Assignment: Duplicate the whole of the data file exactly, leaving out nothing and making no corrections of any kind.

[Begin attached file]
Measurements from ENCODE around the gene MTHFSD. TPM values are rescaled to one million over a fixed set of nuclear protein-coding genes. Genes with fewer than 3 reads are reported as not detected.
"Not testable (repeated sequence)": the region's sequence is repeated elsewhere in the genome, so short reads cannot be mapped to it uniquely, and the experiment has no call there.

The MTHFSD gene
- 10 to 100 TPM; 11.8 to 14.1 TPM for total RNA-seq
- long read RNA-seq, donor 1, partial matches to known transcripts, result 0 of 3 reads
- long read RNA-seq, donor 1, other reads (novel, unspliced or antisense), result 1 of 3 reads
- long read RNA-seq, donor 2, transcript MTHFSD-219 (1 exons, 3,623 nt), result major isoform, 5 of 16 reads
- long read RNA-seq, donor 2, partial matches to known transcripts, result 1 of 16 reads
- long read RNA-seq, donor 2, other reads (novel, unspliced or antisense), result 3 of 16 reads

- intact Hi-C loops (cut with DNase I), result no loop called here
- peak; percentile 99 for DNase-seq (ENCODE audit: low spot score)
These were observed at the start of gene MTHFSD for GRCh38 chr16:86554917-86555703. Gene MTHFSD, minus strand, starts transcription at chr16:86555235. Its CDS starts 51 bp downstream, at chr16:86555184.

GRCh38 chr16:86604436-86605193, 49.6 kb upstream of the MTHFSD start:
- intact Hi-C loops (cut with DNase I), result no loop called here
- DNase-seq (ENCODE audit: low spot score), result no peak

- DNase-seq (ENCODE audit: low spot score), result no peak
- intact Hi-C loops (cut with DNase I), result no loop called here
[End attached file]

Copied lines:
Measurements from ENCODE around the gene MTHFSD. TPM values are rescaled to one million over a fixed set of nuclear protein-coding genes. Genes with fewer than 3 reads are reported as not detected.
"Not testable (repeated sequence)": the region's sequence is repeated elsewhere in the genome, so short reads cannot be mapped to it uniquely, and the experiment has no call there.

The MTHFSD gene
- 10 to 100 TPM; 11.8 to 14.1 TPM for total RNA-seq
- long read RNA-seq, donor 1, partial matches to known transcripts, result 0 of 3 reads
- long read RNA-seq, donor 1, other reads (novel, unspliced or antisense), result 1 of 3 reads
- long read RNA-seq, donor 2, transcript MTHFSD-219 (1 exons, 3,623 nt), result major isoform, 5 of 16 reads
- long read RNA-seq, donor 2, partial matches to known transcripts, result 1 of 16 reads
- long read RNA-seq, donor 2, other reads (novel, unspliced or antisense), result 3 of 16 reads

- intact Hi-C loops (cut with DNase I), result no loop called here
- peak; percentile 99 for DNase-seq (ENCODE audit: low spot score)
These were observed at the start of gene MTHFSD for GRCh38 chr16:86554917-86555703. Gene MTHFSD, minus strand, starts transcription at chr16:86555235. Its CDS starts 51 bp downstream, at chr16:86555184.

GRCh38 chr16:86604436-86605193, 49.6 kb upstream of the MTHFSD start:
- intact Hi-C loops (cut with DNase I), result no loop called here
- DNase-seq (ENCODE audit: low spot score), result no peak

- DNase-seq (ENCODE audit: low spot score), result no peak
- intact Hi-C loops (cut with DNase I), result no loop called here